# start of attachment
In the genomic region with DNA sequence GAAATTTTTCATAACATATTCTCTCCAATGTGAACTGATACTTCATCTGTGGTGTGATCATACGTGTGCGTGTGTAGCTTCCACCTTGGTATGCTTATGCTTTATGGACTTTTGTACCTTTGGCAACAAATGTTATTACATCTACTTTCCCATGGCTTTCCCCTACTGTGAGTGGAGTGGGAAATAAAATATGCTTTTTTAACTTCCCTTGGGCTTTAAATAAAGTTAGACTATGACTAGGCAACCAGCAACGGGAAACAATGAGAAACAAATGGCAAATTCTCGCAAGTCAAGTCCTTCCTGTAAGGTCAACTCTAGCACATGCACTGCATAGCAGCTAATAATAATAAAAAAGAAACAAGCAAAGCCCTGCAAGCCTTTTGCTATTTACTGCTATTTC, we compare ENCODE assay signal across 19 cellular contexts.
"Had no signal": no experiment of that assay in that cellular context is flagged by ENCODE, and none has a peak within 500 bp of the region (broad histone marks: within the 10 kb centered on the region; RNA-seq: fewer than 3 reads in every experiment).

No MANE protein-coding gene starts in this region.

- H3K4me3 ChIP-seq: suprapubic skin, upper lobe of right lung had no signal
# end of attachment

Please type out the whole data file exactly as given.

In the genomic region with DNA sequence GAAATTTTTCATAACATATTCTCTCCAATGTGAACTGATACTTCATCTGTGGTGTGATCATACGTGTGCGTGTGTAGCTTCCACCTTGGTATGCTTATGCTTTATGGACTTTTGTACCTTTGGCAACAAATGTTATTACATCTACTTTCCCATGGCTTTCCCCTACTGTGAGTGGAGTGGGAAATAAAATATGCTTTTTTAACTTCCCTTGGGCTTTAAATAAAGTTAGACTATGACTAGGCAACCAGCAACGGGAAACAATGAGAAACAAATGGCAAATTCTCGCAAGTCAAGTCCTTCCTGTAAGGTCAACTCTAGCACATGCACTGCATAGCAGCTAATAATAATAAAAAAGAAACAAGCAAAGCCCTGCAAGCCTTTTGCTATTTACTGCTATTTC, we compare ENCODE assay signal across 19 cellular contexts.
"Had no signal": no experiment of that assay in that cellular context is flagged by ENCODE, and none has a peak within 500 bp of the region (broad histone marks: within the 10 kb centered on the region; RNA-seq: fewer than 3 reads in every experiment).

No MANE protein-coding gene starts in this region.

- H3K4me3 ChIP-seq: suprapubic skin, upper lobe of right lung had no signal